Exclusive 50th Anniversary Theatrical Re-Release of the Peanuts® Classic
CineLife Entertainment® has partnered with CBS to be the exclusive North American theatrical distributor of the digitally remastered Peanuts® classic, A Boy Named Charlie Brown. This is the 50th Anniversary of this animated feature film and first time it will be presented in the theatre since its release in 1969.
In this first animated feature film based on Charles M. Schulz’s ever-popular Peanuts® comic strip, we see the pint-sized hero step up to the challenge, face his fears and show the world what he is truly made of. When Charlie Brown enters the school spelling bee, the doubtful and openly honest Lucy predicts his abject humiliation. But with the help of his best friend Linus and loyal dog Snoopy, Charlie Brown sets out to surprise his detractors in order to attend the national spelling bee in New York City.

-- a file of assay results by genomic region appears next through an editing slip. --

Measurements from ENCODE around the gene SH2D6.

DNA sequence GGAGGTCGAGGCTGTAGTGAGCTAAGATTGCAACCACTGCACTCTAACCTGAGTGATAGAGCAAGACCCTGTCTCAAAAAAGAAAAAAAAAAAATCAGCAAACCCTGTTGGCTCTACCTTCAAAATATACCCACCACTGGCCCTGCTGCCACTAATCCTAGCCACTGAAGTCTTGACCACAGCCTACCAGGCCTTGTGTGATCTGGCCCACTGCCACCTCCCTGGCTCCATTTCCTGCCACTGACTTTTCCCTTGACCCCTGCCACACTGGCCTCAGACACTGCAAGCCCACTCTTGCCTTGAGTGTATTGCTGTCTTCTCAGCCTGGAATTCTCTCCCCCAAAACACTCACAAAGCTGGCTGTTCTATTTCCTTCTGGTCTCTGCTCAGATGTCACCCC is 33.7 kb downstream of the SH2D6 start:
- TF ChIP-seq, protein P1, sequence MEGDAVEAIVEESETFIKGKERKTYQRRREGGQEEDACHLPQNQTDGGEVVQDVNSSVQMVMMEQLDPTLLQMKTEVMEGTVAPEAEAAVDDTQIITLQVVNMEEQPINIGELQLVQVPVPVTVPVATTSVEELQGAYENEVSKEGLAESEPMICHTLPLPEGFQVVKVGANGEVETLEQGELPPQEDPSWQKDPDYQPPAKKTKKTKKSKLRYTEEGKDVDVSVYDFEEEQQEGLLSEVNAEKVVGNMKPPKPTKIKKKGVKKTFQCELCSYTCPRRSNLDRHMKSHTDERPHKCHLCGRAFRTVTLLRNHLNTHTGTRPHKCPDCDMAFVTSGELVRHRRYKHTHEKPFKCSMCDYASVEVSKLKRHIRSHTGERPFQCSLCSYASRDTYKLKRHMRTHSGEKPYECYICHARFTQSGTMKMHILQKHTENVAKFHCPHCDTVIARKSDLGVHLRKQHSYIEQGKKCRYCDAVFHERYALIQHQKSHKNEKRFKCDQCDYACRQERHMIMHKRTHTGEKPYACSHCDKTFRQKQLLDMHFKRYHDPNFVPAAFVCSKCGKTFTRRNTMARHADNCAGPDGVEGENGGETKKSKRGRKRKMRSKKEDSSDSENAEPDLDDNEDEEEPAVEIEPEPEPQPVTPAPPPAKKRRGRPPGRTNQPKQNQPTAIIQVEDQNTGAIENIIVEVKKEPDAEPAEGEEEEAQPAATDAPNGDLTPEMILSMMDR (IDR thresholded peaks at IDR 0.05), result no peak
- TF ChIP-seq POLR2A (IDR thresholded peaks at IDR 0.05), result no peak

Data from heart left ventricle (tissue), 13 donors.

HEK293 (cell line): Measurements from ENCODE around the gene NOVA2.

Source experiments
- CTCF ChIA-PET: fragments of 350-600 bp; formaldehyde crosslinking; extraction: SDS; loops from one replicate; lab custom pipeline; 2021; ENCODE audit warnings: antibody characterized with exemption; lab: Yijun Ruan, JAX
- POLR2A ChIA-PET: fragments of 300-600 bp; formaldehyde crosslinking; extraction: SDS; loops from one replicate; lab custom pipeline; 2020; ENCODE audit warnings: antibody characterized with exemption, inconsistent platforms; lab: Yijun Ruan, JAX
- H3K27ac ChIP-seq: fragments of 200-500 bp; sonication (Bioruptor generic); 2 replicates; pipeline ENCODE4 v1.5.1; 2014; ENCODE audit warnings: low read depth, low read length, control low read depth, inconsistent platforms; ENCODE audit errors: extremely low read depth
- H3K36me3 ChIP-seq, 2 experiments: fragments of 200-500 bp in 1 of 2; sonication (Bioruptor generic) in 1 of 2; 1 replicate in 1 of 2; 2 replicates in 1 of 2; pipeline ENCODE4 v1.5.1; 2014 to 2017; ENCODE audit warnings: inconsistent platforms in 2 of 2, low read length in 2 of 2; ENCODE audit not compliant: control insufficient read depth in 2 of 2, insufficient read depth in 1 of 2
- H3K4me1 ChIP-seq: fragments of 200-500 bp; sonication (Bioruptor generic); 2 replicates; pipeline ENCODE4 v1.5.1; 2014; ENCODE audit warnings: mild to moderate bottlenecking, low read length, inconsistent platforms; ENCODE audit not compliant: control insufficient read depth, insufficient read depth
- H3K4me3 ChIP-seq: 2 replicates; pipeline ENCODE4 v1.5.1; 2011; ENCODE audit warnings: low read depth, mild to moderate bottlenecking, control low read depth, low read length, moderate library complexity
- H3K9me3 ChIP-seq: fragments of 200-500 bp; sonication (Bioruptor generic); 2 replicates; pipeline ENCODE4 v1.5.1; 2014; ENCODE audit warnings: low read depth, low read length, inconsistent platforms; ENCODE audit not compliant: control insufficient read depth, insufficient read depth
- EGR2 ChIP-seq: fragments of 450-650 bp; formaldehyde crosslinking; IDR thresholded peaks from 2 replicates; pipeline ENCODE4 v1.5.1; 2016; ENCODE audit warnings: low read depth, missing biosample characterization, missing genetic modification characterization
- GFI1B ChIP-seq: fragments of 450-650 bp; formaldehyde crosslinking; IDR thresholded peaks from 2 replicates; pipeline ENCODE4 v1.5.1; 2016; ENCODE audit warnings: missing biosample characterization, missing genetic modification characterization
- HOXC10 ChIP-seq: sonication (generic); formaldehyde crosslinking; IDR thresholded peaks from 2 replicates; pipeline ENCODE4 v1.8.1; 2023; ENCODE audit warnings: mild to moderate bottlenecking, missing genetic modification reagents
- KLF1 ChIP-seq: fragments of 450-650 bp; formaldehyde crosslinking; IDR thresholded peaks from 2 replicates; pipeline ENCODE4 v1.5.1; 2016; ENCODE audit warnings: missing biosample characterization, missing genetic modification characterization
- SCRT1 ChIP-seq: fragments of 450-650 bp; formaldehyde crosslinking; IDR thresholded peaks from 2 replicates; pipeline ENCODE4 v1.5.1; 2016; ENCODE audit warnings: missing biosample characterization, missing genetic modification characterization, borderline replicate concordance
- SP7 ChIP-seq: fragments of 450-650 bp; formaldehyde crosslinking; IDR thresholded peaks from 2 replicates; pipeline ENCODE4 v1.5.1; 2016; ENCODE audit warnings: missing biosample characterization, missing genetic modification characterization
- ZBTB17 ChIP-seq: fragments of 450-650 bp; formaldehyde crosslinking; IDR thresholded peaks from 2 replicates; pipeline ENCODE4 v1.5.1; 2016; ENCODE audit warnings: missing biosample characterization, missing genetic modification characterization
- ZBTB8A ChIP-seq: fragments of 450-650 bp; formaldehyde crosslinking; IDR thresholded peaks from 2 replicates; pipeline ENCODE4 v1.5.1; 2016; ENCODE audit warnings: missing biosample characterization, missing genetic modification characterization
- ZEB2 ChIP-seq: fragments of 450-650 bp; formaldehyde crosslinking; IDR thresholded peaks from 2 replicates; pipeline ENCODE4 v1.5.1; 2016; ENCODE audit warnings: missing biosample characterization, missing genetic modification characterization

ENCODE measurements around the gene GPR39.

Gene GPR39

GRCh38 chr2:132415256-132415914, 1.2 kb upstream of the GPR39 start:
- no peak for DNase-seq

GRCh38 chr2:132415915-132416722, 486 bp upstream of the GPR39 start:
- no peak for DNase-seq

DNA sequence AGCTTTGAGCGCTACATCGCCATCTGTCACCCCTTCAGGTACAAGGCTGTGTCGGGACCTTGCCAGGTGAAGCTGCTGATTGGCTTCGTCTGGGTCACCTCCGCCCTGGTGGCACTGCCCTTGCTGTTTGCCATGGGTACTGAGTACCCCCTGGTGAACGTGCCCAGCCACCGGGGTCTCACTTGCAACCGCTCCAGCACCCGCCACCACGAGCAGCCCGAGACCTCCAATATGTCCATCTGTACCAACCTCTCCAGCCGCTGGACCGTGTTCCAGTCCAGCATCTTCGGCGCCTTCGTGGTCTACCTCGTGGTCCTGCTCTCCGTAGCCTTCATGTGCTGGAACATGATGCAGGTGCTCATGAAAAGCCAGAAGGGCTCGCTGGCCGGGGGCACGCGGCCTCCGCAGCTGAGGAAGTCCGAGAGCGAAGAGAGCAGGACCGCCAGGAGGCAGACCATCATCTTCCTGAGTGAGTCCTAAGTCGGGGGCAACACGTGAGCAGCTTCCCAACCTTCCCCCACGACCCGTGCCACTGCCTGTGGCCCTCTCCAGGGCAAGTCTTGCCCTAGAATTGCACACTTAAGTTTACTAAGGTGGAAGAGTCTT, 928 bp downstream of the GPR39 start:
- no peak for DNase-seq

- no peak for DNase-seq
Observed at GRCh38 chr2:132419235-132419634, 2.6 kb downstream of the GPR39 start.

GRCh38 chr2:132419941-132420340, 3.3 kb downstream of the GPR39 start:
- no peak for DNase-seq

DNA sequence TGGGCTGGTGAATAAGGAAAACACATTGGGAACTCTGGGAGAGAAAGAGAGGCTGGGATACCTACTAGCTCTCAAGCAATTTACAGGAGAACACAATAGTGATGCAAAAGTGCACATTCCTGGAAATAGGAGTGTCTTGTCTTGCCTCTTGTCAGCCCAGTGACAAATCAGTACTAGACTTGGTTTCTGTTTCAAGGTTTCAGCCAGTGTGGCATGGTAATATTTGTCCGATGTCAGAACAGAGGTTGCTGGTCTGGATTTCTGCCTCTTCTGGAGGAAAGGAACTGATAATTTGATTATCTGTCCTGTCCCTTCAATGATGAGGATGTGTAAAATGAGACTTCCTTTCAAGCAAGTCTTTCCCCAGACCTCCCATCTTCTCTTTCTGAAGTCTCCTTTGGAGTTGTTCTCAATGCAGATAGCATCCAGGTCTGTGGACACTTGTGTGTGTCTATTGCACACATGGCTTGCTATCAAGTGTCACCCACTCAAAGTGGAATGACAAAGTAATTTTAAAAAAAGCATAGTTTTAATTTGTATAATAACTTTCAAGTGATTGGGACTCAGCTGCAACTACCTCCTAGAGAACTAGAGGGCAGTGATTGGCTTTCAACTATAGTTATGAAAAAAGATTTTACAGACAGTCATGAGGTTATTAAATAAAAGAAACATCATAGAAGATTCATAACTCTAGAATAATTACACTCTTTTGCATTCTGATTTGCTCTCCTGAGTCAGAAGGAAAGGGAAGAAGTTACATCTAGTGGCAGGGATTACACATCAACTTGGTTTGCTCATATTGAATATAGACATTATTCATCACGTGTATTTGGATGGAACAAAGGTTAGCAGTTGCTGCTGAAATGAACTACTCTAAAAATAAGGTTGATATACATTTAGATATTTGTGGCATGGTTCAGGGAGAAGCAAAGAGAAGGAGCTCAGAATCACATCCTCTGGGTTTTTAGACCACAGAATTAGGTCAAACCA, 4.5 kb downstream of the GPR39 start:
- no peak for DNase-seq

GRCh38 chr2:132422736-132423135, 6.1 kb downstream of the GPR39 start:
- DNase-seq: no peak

Nominated for an Oscar® in 1971 for “Best Original Music/Song Score” by Vince Guaraldi, A Boy Named Charlie Brown projects the innocence of Schulz’s charming characters with glee and takes them on a most spectacular adventure.
A Boy Named Charlie Brown A Lee Mendelson-Bill Melendez Production Directed by Bill Melendez
Written by Charles M. Schulz
Produced by Lee Mendelson and Bill Melendez
Music and Lyrics by Rod McKuen Original Music by Vince Guaraldi Musical Director John Scott Trotter
Charles M. Schulz
On the morning of Sunday, February 13, 2000, newspaper readers opened their comic pages as they had for nearly fifty years to read the latest adventures of Charlie Brown, Snoopy, and the rest of the Peanuts Gang. This Sunday was different, though; mere hours before newspapers hit doorsteps with the final original Peanuts comic strip, its creator Charles M. Schulz, who once described his life as being “one of rejection,” passed away peacefully in his sleep the night before, succumbing to complications from colon cancer. It was a poetic ending to the life of a devoted cartoonist who, from his earliest memories, knew that all he wanted to do was “draw funny pictures.”
Read more: www.schulzmuseum.org